Saturday, March 23, 2013
Like Nigella Lawson has put it aptly, "If it's Christmas, it must be cranberries...". I would have shy away from cooking any jam because by looking at the recipe ingredients, I'd have turned the page when I see the word "pectin". Pectin is a thickening cum gelling agent that can be commercially-found in supermarket aisles (apparently...) but we don't find them here. The mentality here is basically, why bother cooking jam when you can buy a good jar organic preserve for only US$10 or a St Dalfour for only US$2.99 during sale? I agree in that sense but you see, pectin is actually a naturally-occurring substance from fruits if you cook it long enough, continuously stirring at low heat with sugar. This labourous effort of standing next to a hot stove, getting splattered with hot jam while you're stirring is quite a put-off and it does take a long time. The pectin occurs when all the vitamins have been cooked out of the fruit and then will it start to thicken. So, if you use a pre-prepared pectin, you'll have your jam thicken in a much shorter time and use a lot less sugar.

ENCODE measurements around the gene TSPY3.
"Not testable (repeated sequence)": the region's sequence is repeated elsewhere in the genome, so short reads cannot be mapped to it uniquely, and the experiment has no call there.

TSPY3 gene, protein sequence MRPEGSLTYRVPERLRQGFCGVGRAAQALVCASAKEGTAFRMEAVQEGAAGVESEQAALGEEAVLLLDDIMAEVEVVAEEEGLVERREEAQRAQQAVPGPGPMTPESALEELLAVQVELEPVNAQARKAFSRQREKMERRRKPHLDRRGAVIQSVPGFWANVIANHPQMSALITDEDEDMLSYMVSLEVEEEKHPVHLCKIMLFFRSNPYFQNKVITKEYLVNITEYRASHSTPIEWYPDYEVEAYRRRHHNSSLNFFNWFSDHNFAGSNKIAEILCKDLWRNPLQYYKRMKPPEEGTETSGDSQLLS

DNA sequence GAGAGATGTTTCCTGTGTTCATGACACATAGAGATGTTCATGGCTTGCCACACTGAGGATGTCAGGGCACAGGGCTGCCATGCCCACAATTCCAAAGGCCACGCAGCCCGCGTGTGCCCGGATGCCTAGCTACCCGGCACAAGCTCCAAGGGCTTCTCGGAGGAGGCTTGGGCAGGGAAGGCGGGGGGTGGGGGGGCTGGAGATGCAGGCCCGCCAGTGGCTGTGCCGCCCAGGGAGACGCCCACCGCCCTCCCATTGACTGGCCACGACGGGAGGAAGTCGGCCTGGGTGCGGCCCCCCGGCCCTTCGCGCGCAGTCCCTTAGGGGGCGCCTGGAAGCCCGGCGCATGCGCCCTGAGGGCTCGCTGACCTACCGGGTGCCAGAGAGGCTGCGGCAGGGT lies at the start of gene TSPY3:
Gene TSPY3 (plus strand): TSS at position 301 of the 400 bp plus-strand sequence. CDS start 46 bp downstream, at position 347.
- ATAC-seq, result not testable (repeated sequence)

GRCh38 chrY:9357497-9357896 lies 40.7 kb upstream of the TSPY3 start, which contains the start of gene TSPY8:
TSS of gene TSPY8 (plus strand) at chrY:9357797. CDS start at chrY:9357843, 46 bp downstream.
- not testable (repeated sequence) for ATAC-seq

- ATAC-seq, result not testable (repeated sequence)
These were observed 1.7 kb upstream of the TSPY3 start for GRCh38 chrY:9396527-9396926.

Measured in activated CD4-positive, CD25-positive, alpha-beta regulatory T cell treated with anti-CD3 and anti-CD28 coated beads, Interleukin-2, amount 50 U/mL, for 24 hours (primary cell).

The reason why I cooked this jam was because cranberries are pectin-intense. The pectin is released (as in jam will start to set) once the berries have burst. So, it didn't take as long. Sure, it's still a hot stove (I use a flame stove) and there were quite a bit of hot splatters when the berries started bursting but it wasn't a tiresome experience. Though I used equal amount of sugar to cook the cranberries with, the tartness of these berries still ruled the main flavour of the jam. And I loved the insanely rich and festively red of this jam!